Bank resources are directed to cash-rich Russia and the Middle East rather than the CEE countries that provide little derivative opportunities. But while the institutional market remains slight, retail interest is driving demand for structured products, at a time when they are a hard sell across Europe.
Emerging markets have been a boon for bankers across asset classes since 2000. International investors have ever more desire for exposure to these markets, while their domestic investor bases also grow. In EMEA, Russia and the Middle East have seen the most attention in the past three years – boosting the derivatives markets there, as investors look to hedge or gain exposure, especially for equity as part of M&A transactions. But Central and Eastern Europe has not provided a similar level of activity.
"The gulf region has seen both asset growth and investor growth, and this has led to it becoming one of the largest investors in structured products globally, though many have lost money through these in recent months," said one equity derivatives banker in London. "Russia is a different story with no distributed wealth, so clients are concentrated hedge funds or corporates with a portfolio to protect of mostly domestic assets. CEE doesn't have the wealth of other emerging markets in EMEA, and has yet to develop significant interest in advanced products."
Regulatory regimes in CEE have stifled opportunities for equity derivatives. In Poland, pension funds – the largest institutional investor group by a large margin – are subject to restrictions on owning foreign stock, largely limiting them to buying Warsaw-listed assets. They have also been subject to penalties for underperformance from the regulator, which did not encourage hedging activity to protect value, but rather a herding mentality, with funds replicating strategies and portfolio construction.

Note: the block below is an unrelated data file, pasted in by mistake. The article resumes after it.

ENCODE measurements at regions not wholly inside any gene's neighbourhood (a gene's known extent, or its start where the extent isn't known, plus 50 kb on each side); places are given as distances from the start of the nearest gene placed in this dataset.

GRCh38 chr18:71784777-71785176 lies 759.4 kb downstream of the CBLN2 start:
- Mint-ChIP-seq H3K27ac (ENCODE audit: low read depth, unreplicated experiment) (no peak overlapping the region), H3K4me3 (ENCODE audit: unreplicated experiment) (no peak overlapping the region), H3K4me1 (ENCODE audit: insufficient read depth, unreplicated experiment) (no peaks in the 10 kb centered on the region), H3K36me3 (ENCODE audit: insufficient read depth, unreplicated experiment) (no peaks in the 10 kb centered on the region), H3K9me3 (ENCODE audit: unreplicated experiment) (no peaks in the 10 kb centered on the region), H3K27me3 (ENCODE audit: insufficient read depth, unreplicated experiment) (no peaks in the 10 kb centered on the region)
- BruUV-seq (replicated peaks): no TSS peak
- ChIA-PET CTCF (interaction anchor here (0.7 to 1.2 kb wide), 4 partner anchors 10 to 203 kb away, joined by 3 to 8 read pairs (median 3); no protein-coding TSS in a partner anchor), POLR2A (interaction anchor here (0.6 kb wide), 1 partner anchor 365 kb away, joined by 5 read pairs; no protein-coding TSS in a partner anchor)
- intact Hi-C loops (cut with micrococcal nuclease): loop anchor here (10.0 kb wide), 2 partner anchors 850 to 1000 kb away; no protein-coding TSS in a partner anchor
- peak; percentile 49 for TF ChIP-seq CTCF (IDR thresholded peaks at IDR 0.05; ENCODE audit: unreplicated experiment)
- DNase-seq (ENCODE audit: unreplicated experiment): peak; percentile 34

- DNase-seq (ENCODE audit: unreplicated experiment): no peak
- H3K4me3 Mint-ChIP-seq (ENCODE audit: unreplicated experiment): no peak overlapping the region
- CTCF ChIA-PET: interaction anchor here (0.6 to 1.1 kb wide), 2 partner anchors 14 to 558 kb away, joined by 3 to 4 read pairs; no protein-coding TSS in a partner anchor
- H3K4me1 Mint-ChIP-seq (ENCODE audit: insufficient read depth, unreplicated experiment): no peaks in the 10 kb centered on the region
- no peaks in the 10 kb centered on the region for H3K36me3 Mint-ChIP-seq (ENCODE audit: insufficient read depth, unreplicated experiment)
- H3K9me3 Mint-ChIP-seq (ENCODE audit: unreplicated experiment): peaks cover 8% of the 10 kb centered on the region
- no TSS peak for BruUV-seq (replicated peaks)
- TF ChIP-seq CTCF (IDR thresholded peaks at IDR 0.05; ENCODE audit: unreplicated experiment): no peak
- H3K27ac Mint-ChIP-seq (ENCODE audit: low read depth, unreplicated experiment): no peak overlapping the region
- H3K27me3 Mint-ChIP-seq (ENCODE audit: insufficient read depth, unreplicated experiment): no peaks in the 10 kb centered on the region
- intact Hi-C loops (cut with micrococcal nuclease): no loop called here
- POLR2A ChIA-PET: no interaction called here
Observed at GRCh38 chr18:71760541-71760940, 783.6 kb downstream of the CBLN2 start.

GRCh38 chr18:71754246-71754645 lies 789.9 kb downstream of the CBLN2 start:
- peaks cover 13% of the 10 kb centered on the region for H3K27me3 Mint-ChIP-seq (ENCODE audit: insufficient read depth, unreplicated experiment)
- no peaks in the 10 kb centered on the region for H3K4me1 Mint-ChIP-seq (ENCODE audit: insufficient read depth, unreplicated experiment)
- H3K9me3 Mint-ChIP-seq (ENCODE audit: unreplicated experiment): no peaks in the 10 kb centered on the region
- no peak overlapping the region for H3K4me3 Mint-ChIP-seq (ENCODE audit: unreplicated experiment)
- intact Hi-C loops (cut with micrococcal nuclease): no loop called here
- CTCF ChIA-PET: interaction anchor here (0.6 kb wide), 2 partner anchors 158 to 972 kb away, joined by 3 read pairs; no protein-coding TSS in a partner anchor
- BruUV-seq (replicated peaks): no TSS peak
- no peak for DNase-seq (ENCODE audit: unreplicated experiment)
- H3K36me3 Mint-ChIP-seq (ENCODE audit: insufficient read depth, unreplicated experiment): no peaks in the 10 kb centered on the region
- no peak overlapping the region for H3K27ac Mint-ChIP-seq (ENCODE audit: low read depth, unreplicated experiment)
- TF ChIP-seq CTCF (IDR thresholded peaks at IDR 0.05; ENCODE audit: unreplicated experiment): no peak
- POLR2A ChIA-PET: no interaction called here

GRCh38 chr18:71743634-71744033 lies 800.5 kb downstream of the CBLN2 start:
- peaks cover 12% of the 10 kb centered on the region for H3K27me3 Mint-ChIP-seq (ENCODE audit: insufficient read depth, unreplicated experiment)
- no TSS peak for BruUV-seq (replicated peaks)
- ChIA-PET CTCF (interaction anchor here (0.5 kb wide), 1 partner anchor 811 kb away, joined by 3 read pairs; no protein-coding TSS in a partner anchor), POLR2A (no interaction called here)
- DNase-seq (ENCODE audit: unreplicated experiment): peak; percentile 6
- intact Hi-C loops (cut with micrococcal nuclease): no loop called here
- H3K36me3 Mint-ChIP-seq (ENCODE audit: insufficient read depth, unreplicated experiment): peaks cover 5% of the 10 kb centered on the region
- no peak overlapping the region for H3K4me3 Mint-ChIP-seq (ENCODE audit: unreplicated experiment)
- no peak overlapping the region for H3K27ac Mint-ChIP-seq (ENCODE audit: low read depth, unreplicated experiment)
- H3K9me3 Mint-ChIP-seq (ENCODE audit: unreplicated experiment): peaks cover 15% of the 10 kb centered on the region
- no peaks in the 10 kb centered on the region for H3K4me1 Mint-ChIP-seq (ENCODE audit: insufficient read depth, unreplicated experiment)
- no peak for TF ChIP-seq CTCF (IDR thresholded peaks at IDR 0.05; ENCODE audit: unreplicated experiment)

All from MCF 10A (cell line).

Yet exchange-based products have started to emerge, particularly futures in Poland and Hungary, the largest markets in Europe at multiple times the size of their competitors across EMEA. The volumes in Poland and Hungary have seen the exchanges establish themselves as important regional hubs.
In 2007 the Warsaw Stock Exchange saw contract volume reach 9.4m and in Hungary volume totalled 3.95m, ranking the exchanges as the fifth and seventh largest in Europe respectively. The increase in volume represented a 40% increase for the Warsaw exchange, yet volume for the region still remains largely in the hands of Eurex and NYSE Euronext, which had volumes of over 400m and 90m each. Polish volume also comes from one contract with WIG20 futures covering 94% of all trading, making this the eighth most popular index future contract in Europe.
Retail investors are, however, driving the growth in structured products. The market is still young with dedicated teams built in the last three to five years, but it offers good potential; no retooling of products is required to suit local investors.
"The core CEE markets are different to the rest of Europe, but on the retail side do not have different characteristics as a region. Hungary is as different to France as Italy is. The dynamics of each market are a result of local regulation, history and market development," said Jean-Eric Pacini, head of structured products at BNP Paribas in London. "When first focusing on the CEE market in 2005 there was initially a desire from investors for exposure to only local underlyings, but now interest is more global and at least regional, while the type of products has always been broad and reflects those offered around Europe."
While the structured products markets in the region – mainly Hungary, Poland and the Czech Republic – are building from a low base, growth is around three times the levels of other countries in Europe. At a time when structured product sales have become difficult the prospects of a market that is still catching-up become more important.
Retail investors dominate structured products because of the historically tight grip regulators have held over institutions. But as institutions grow, this is relaxing, and a market for tailored institutional structured products has opened up. BNP Paribas provides pension funds with direct exposure to hedge funds through an indirect wrapper, including capital protection – the structure that allowed it to meet regulatory approval. Considering many funds are now over-invested in their home markets, the desire to diversify should suit bank structured product offerings.
The desire for diversification is reflected in the success of cross-asset class products that allocate based on triggers. Polish accounts have created significant demand for products that provide dynamically-weighted exposure to real estate, interest rates, foreign exchange, commodities and equities. This is a broader spread of asset classes than normally seen in one product in Europe.